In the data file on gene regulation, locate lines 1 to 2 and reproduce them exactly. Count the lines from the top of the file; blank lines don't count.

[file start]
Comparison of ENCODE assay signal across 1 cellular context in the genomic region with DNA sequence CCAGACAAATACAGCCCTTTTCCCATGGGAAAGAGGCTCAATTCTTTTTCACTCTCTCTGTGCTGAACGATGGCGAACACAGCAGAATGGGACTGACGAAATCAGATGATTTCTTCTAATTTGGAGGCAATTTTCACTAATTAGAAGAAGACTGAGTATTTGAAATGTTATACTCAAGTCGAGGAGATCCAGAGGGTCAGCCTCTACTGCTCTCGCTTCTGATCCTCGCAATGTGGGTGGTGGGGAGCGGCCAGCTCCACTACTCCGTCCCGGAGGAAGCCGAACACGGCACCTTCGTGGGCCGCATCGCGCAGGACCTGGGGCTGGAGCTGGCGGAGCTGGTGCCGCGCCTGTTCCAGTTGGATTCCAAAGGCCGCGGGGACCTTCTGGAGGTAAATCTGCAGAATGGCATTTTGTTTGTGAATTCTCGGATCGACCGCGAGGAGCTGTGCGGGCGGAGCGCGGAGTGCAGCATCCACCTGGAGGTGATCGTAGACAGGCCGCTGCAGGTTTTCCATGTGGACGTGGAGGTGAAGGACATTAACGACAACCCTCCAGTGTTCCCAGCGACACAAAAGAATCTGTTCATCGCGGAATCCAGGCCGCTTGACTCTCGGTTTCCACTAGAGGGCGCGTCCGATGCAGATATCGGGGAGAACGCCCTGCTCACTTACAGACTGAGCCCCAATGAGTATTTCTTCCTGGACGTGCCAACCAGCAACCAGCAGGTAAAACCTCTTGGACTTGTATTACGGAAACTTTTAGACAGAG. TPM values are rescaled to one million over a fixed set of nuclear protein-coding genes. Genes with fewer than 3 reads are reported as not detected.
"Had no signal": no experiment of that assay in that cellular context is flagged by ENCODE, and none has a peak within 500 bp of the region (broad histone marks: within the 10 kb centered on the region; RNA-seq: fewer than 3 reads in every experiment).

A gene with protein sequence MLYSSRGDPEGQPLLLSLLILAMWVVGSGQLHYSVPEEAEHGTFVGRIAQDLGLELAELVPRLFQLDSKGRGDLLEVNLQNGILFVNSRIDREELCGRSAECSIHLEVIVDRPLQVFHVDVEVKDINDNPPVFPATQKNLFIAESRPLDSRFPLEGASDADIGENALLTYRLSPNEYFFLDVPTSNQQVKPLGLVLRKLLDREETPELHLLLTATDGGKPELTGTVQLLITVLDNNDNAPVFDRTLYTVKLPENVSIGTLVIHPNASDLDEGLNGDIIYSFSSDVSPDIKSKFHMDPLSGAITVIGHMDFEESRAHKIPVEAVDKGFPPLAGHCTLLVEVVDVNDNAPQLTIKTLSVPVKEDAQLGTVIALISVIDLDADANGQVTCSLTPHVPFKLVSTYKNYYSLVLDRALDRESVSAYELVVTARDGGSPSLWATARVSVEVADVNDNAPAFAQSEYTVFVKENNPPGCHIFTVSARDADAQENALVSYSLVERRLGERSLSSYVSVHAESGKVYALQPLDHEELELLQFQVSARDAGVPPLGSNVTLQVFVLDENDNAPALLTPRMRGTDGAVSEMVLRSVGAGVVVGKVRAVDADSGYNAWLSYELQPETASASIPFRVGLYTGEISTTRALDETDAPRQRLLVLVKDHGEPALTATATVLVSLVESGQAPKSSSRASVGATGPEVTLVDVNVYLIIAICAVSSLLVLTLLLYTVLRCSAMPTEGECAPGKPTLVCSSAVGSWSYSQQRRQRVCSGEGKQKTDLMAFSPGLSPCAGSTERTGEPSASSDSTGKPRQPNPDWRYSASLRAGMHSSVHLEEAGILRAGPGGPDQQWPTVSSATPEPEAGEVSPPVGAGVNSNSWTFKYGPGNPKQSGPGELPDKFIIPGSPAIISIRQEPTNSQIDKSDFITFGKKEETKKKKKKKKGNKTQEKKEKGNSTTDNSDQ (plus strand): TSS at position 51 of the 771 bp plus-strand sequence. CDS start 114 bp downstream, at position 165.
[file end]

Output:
Comparison of ENCODE assay signal across 1 cellular context in the genomic region with DNA sequence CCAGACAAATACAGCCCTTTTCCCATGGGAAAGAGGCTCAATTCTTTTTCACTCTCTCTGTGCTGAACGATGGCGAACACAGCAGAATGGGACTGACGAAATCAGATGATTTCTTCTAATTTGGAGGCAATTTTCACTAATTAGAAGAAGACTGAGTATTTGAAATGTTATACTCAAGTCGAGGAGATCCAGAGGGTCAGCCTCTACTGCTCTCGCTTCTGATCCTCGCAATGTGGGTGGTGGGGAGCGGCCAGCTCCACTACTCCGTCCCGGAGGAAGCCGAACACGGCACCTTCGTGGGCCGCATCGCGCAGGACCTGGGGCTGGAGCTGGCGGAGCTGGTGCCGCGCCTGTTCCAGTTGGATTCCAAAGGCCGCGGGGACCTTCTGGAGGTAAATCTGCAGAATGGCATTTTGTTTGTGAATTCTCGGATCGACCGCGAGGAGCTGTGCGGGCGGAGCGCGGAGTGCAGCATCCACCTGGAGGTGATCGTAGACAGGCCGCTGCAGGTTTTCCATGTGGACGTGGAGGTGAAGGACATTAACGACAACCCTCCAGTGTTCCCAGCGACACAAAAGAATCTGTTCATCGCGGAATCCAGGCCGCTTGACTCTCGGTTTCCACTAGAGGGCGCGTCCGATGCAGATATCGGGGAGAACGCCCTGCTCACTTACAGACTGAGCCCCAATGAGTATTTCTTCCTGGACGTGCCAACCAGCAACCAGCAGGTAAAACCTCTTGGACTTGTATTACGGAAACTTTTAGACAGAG. TPM values are rescaled to one million over a fixed set of nuclear protein-coding genes. Genes with fewer than 3 reads are reported as not detected.
"Had no signal": no experiment of that assay in that cellular context is flagged by ENCODE, and none has a peak within 500 bp of the region (broad histone marks: within the 10 kb centered on the region; RNA-seq: fewer than 3 reads in every experiment).